1. Staff Deve elopmen Progra nt amme (S SDP) on RECE ENT AD DVANCE IN F ES FINITE E ELEME ENT MOD DELLIN NG 19-30 January, 2009 Sponsored b by All In ndia Co ouncil fo Tech or hnical E Educati ion (AICTE New D E), Delhi Coo ordinator JOB THOMA AS Div vision of C Eng Civil gineering g School o Engine S of eering Coc chin Univ versity of Science and Te f e echnolog gy Coochin – 6 022, Kerala 682 , http://civ vil.cusat. .ac.in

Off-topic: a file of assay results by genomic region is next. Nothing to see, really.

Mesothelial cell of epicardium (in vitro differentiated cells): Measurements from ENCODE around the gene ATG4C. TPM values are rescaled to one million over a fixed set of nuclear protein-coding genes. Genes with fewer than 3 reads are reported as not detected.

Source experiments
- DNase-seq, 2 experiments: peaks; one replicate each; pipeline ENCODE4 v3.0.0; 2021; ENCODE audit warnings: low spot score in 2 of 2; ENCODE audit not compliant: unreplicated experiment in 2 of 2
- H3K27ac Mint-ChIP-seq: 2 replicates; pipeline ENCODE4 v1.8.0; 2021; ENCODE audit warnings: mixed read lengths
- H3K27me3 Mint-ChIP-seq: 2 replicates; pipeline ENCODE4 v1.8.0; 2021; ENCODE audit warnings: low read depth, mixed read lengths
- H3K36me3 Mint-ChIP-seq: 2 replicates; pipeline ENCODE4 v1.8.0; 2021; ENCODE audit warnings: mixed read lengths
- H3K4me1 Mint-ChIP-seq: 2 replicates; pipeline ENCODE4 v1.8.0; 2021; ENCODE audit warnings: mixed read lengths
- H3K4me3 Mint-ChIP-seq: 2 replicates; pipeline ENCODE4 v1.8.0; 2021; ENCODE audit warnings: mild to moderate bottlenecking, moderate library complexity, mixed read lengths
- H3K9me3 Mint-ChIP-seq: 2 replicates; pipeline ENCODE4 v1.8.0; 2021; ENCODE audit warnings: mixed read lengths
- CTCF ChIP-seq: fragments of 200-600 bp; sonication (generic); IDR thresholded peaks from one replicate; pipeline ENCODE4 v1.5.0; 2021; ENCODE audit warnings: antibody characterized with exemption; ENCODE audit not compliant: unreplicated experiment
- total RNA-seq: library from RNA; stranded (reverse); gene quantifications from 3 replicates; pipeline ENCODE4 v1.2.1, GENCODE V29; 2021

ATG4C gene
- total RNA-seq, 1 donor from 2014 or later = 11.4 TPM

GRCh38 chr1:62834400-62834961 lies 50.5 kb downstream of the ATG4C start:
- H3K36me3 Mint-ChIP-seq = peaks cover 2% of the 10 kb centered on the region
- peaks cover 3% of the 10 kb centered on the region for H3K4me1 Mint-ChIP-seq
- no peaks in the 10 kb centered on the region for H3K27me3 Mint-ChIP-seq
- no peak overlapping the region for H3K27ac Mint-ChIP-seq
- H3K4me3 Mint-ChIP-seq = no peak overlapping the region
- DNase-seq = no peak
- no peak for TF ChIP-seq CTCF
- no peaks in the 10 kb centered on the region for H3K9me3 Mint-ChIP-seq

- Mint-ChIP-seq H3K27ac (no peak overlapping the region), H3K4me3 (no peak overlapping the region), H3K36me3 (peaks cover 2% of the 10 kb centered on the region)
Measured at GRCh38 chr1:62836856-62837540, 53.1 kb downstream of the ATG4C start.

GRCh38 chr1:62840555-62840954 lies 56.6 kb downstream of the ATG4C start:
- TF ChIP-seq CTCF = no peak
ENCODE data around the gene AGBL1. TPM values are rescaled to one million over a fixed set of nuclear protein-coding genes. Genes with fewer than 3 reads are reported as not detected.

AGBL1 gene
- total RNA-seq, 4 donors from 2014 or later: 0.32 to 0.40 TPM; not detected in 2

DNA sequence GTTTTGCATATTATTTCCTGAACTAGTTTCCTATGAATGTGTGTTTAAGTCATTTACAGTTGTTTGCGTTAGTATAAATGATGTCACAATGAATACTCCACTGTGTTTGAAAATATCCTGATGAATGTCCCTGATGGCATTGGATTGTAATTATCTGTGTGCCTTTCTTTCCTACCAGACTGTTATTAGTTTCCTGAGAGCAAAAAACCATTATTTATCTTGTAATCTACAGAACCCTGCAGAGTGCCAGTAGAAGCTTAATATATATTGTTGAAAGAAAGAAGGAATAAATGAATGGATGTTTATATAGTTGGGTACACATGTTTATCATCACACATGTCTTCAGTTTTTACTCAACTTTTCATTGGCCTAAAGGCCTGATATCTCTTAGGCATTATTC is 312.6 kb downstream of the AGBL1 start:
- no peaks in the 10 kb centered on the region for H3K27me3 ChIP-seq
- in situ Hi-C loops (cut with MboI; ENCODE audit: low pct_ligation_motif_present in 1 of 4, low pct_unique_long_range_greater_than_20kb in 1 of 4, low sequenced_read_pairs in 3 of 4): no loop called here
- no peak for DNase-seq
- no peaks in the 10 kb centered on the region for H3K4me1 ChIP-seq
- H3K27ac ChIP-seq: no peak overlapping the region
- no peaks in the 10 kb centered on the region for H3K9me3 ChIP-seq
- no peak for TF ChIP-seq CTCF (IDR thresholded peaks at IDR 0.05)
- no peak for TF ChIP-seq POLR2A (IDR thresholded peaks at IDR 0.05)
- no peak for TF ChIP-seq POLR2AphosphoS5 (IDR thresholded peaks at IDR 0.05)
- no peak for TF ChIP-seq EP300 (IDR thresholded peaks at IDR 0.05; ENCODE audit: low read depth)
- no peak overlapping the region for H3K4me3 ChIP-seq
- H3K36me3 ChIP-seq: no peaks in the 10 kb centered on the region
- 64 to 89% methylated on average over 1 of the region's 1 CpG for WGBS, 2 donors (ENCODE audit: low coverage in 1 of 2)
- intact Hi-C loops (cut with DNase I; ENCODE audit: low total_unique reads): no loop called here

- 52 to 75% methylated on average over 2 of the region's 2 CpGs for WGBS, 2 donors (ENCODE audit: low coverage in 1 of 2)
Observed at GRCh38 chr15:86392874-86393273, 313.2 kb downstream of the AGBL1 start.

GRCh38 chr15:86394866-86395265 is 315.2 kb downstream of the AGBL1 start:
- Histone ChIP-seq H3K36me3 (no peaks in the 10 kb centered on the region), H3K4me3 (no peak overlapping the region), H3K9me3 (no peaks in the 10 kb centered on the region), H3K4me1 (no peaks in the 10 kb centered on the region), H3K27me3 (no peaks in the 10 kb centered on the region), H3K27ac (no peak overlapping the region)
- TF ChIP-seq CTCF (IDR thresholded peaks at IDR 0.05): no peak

2. Transverse Bending Analysis of Concrete Box-Girder Bridge Dr. Babu Kurian, Assistant Professor, Department of Civil Engineering, Mar Athanasius College of Engineering, Kothamangalam – 686 666.Box-girder bridges are widely used throughout the world because of their high structuefficiency as well as better aesthetics compared to open-web type sections. The crosection of the box-girder may take the form of single-cell, multi-spine or multi-cell. Tsingle and multi-cell box-girders (made of reinforced or pre-stressed concrete) wvertical or inclined webs are preferred as economic and aesthetic solutions for ovcrossings, under-crossings, viaducts, etc. The present trend in concrete box-girders isuse thinner webs and flanges in order to reduce self-weight.The various structural actions involved in box-girders are flexure, shear, torsion, warpiand distortion, in which the effects of distortion and warping are particularly significain thin-walled box-girder bridges. The typical box-girder behaves like a beam, butlongitudinal flexural action is accompanied by transverse bending, and is affecteddistortion and warping of the cross-section.In design practice, the longitudinal action and transverse action are often analyzseparately. The box-girder bridge is modelled as a beam for longitudinal action and aframe (of unit width) for transverse action. Here, the transverse action inducedvehicular loading is described. The Beam on Elastic Foundation (BEF) can be used for the transverse bending analyof single-cell box-girders. However, the BEF methods are not commonly adoptedpractice, as they require involved calculations. Three-dimensional finite element analy(3DFEA) provides an alternative computational method, which addresses both transverand longitudinal actions integrally.In design practice, the rigor of BEF and 3DFEA is often avoided, and simple framanalysis is carried out on a frame of unit width (Fig. 1), to obtain the transverse bendimoments. Longitudinal bending action is similarly simplified by modeling the bridgesa simple beam spanning between bearing supports. In thin-walled box sections warpistresses (in the longitudinal direction of the bridge) are developed due to torsion adistortion. To account for the error arising out of the neglect of this warping effect, tresults of simplified analysis are sometimes enhanced by some percentage (10 percentso).Errors in Simplified Frame Analysis (SFA)The errors in SFA can be attributed to the following: (i) Neglect of distortion analysis which can result in serious errors when t